The device's ability to detect and distinguish vortex beams is important for optical communications, but its capabilities may extend beyond what has been demonstrated.

"Using the same holographic approach, the same device patterned in different ways should be able to couple any type of free-space light beam into any type of surface wave," says Genevet.


'/>"/>

Contact: Caroline Perry
cperry@seas.harvard.edu
617-496-1351
Harvard University
Source:Eurekalert  

Related biology technology :

1. 2011 ErgoExpo Attendees Choice Award Winners Announced During Sold Out Expo; Exhibitor Renewal for 2012 Hits 96% and Counting
2. Sequenom Announces Appointment of Carolyn Beaver to Chief Accounting Officer
3. NASA develops super-black material that absorbs light across multiple wavelength bands
4. A light wave of innovation to advance solar energy
5. The Foremost Expert on Morgellons Disease Highlights the Gravity of This Illness
6. BioSpace Spotlights Northwests Life Science Community
7. Multidisciplinary team of researchers develop world’s lightest material
8. Blocked holes can enhance rather than stop light going through
9. Novartis Highlights Advances for Patients With Breast Cancer and Hematological Diseases With Over 160 SABCS and ASH Abstracts
10. New 3-D transistors promising future chips, lighter laptops
11. Sheffield scientists shine a light on the detection of bacterial infection
Post Your Comments:
*Name:
*Comment:
*Email:
Related Image:
Counting the twists in a helical light beam
(Date:9/22/2017)... , ... September 22, 2017 , ... ... recently raised nearly $200,000 via Kickstarter. The proceeds will be used to fund ... the B2v2, exceeding the original Kickstarter goal by nearly 1,000%. , The B2v2 ...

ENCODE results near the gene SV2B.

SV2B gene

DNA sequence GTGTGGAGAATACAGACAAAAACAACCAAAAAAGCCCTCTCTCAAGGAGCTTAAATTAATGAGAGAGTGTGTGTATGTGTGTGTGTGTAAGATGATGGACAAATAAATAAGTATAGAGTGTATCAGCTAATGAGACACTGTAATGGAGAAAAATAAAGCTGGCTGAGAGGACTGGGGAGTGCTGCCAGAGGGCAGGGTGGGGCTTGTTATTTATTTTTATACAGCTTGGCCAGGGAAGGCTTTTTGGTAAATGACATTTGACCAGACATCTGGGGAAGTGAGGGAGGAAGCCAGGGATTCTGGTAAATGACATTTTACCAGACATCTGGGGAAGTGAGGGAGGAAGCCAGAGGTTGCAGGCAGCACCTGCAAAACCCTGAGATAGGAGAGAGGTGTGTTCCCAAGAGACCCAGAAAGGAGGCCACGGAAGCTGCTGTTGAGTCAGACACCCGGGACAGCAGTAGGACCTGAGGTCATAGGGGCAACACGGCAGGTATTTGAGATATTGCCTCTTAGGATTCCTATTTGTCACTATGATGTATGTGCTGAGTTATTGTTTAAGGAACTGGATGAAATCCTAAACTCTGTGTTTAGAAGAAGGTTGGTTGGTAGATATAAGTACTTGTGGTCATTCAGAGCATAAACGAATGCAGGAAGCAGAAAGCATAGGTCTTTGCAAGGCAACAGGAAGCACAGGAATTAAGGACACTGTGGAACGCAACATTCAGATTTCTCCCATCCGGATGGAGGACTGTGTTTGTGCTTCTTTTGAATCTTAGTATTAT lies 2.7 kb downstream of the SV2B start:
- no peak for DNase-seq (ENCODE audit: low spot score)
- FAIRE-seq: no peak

(Date:9/22/2017)... ... September 22, 2017 , ... HOLLOWAY ... a booth at premier packaging event PACK EXPO International in Las Vegas from ... Manufacturers Institute (PMMI). , At this year’s PACK EXPO at the Last Vegas ...
(Date:9/22/2017)... ... September 22, 2017 , ... ... Zalewsky in offering LANAP® and LAPIP™ laser treatments. Drs. Hoge and Zalewsky are ... patients, a minimally invasive and less painful option that produces real results. , ...
(Date:9/22/2017)... (PRWEB) , ... September 22, 2017 , ... ... Rocky Mountain Hobby-Expo in Denver, Colorado October 28 and 29, 2017, to promote ... event is to promote participation in different hobbies, including but not limited to ...
Breaking Biology Technology:
(Date:8/23/2017)... -- The general public,s help is being enlisted in what,s thought to be ... on the human body –and are believed to affect health.  ... The Microbiome Immunity Project is the largest study ... gut. The project's goal is to help advance scientific knowledge of the ... ...
(Date:8/15/2017)... LLC , a medical device company focused on improving the safety ... ISO 13485 Certification, the global standard for medical device quality management ... ... for the early detection of IV infiltrations. ... "This is an important milestone for ivWatch, as it validates our ...
(Date:7/20/2017)... (NYSE: DAL ) customers now can use fingerprints instead of ... Airport (DCA). ... Delta launches biometrics to board aircraft at Reagan Washington National Airport ... Delta,s biometric boarding pass experience that launched in May ... boarding process to allow eligible Delta SkyMiles Members who are enrolled in ...
Breaking Biology News(10 mins):